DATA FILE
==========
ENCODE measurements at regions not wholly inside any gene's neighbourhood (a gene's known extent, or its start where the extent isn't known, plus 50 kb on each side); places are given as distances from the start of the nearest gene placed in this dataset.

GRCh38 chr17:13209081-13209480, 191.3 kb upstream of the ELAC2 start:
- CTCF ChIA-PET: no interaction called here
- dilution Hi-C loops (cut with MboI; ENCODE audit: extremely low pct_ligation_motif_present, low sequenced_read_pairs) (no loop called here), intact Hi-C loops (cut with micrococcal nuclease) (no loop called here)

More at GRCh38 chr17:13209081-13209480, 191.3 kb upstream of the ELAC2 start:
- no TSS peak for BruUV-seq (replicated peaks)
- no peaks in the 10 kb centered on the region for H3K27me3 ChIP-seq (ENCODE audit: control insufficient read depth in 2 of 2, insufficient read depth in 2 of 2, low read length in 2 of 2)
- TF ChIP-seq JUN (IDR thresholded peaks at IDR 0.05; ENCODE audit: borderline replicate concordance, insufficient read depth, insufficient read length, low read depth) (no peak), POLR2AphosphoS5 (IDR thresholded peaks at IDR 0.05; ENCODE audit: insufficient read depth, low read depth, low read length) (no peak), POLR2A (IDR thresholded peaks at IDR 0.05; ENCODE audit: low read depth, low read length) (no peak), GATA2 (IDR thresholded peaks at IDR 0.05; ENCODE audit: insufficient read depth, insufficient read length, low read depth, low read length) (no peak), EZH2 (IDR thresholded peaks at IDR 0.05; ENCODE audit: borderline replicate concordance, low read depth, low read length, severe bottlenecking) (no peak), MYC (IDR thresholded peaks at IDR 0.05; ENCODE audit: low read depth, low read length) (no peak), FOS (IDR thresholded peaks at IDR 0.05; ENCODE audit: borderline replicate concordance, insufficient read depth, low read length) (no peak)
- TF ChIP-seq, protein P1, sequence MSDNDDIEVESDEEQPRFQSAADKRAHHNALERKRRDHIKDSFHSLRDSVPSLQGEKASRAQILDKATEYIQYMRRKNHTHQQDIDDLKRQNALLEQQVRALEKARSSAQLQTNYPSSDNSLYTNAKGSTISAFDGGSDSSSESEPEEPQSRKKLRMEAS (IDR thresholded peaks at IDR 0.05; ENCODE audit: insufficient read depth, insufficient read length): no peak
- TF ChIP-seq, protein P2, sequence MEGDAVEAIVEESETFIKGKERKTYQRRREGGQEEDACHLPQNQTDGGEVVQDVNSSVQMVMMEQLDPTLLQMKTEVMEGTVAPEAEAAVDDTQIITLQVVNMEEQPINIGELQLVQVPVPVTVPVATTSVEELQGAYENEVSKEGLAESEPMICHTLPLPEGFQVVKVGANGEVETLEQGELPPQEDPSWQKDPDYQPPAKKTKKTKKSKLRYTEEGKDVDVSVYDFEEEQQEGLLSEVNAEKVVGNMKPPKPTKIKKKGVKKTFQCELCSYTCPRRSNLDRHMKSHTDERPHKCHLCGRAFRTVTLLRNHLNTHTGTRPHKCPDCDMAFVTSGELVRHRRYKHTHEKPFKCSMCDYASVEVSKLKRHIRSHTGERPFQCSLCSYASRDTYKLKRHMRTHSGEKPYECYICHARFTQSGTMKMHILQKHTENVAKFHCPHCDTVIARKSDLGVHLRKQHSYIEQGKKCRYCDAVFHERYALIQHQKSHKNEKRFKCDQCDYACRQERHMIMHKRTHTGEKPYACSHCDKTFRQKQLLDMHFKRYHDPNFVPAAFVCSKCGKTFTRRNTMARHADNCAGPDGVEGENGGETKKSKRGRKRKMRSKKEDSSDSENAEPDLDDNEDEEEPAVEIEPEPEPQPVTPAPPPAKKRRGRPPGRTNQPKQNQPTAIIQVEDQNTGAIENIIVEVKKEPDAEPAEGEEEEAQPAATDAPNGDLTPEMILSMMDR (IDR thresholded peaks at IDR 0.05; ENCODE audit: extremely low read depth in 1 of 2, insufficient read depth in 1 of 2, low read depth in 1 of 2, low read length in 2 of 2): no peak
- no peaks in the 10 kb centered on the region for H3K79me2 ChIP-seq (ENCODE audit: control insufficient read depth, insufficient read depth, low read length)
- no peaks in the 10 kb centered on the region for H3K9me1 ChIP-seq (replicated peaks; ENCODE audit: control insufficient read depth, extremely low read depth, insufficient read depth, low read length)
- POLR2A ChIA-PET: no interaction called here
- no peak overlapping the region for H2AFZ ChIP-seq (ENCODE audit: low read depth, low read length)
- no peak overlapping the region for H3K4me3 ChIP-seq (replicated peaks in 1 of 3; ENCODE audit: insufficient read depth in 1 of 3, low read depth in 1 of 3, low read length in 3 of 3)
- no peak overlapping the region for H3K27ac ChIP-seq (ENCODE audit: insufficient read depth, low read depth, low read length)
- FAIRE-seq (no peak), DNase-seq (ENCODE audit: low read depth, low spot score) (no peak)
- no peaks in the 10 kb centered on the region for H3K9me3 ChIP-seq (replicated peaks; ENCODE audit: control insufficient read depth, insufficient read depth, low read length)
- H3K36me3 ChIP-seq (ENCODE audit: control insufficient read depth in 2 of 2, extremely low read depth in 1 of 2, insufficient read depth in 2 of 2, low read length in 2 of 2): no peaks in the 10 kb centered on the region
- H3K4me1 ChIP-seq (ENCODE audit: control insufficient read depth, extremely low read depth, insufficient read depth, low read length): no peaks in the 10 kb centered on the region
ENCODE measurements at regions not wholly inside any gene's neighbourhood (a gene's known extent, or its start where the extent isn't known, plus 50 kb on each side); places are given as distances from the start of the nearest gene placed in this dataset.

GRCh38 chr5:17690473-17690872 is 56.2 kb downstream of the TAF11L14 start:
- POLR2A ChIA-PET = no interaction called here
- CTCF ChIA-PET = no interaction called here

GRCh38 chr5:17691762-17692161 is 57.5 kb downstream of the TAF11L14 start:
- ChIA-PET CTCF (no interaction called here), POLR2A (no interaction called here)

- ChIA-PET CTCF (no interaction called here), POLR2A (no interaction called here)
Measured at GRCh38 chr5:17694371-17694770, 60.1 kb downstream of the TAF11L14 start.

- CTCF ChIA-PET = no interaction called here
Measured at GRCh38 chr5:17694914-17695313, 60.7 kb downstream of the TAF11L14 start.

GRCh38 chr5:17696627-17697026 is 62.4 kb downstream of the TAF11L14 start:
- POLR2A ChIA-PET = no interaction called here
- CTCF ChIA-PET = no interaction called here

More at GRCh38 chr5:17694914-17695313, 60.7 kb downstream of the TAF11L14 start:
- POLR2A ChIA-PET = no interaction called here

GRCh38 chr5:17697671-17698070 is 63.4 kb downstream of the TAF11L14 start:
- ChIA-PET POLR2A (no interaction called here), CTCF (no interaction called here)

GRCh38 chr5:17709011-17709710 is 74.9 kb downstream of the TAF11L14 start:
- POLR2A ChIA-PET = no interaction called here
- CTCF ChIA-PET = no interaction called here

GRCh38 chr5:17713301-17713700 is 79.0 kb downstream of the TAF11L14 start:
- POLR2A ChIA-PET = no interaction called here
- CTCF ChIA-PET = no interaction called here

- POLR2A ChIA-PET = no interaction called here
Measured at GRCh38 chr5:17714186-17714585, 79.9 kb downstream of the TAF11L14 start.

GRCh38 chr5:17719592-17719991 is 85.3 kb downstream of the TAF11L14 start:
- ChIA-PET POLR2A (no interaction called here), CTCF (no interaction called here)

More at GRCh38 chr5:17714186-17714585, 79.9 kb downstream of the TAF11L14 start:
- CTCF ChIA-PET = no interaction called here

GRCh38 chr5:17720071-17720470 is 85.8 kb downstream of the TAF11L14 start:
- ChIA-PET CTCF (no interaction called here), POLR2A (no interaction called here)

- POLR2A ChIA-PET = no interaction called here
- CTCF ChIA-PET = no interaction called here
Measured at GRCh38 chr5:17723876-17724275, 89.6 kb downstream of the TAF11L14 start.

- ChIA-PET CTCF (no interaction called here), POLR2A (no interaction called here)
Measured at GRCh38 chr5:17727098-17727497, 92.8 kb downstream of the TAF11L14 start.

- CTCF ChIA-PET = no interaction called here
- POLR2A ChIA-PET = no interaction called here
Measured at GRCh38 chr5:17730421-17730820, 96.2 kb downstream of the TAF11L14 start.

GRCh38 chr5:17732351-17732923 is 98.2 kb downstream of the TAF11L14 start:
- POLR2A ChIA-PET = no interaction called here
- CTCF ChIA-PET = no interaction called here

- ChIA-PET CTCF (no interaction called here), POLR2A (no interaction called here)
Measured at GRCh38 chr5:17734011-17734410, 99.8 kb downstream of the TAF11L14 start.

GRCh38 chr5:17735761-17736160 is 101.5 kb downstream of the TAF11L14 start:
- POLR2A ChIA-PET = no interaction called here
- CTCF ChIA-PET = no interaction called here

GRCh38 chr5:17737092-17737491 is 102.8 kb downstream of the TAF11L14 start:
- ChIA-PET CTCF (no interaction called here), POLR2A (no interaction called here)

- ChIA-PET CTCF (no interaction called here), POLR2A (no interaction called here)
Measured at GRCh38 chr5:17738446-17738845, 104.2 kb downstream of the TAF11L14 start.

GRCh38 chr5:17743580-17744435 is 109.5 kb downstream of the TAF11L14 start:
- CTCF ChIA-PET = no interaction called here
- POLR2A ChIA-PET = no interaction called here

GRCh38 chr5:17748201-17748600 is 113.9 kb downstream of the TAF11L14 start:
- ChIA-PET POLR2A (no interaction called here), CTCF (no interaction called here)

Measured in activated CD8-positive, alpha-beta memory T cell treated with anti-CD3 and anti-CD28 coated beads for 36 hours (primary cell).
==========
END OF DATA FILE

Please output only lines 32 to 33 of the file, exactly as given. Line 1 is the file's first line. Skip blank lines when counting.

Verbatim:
- POLR2A ChIA-PET = no interaction called here
- CTCF ChIA-PET = no interaction called here